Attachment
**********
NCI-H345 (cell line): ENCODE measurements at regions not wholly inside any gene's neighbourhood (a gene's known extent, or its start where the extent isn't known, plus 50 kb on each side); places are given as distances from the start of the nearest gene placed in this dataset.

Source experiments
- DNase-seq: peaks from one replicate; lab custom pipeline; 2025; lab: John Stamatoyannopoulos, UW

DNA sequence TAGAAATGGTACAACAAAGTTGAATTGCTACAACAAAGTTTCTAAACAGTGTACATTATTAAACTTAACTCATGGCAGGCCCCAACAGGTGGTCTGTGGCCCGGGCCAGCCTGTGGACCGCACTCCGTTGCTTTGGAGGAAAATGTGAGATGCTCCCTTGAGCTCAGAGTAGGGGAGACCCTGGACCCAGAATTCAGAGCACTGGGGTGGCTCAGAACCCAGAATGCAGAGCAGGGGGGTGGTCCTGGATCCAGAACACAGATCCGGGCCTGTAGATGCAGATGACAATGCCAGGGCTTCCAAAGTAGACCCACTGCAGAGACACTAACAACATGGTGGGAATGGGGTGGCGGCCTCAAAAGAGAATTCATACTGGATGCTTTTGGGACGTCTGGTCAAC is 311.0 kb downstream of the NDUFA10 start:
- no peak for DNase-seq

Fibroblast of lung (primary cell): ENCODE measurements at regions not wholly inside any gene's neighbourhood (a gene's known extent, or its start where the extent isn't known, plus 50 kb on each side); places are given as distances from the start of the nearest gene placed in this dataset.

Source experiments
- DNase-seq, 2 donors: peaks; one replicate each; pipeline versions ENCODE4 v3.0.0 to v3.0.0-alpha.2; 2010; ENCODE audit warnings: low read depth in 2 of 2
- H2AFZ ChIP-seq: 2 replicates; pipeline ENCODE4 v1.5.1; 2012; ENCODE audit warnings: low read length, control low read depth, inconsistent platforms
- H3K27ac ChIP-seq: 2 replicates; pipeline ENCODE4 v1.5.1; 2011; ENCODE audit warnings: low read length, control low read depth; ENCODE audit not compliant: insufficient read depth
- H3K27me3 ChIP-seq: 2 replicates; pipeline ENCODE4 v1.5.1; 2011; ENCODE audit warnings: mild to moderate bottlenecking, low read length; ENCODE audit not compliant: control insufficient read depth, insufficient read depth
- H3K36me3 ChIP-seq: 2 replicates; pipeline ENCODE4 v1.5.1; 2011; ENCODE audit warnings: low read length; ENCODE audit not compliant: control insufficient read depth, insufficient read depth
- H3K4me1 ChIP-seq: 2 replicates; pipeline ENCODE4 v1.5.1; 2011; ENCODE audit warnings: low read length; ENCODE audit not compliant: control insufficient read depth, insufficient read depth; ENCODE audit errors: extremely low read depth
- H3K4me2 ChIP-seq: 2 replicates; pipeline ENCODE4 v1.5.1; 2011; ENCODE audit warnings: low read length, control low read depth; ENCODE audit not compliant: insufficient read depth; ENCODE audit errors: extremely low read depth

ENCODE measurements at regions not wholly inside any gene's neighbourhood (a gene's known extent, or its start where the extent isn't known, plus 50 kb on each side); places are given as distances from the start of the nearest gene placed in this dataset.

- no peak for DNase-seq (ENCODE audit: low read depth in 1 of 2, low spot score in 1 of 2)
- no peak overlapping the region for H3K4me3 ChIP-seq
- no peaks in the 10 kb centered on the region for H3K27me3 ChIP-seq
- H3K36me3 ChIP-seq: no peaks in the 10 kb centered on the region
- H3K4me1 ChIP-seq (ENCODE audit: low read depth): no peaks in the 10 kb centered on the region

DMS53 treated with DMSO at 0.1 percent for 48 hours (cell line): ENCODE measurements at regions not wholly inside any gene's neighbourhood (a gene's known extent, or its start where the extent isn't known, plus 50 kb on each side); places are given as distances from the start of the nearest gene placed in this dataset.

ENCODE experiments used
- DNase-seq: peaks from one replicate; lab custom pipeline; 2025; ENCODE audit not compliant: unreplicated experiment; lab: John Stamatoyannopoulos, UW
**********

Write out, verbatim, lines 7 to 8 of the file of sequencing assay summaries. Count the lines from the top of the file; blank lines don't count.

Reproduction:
Source experiments
- DNase-seq, 2 donors: peaks; one replicate each; pipeline versions ENCODE4 v3.0.0 to v3.0.0-alpha.2; 2010; ENCODE audit warnings: low read depth in 2 of 2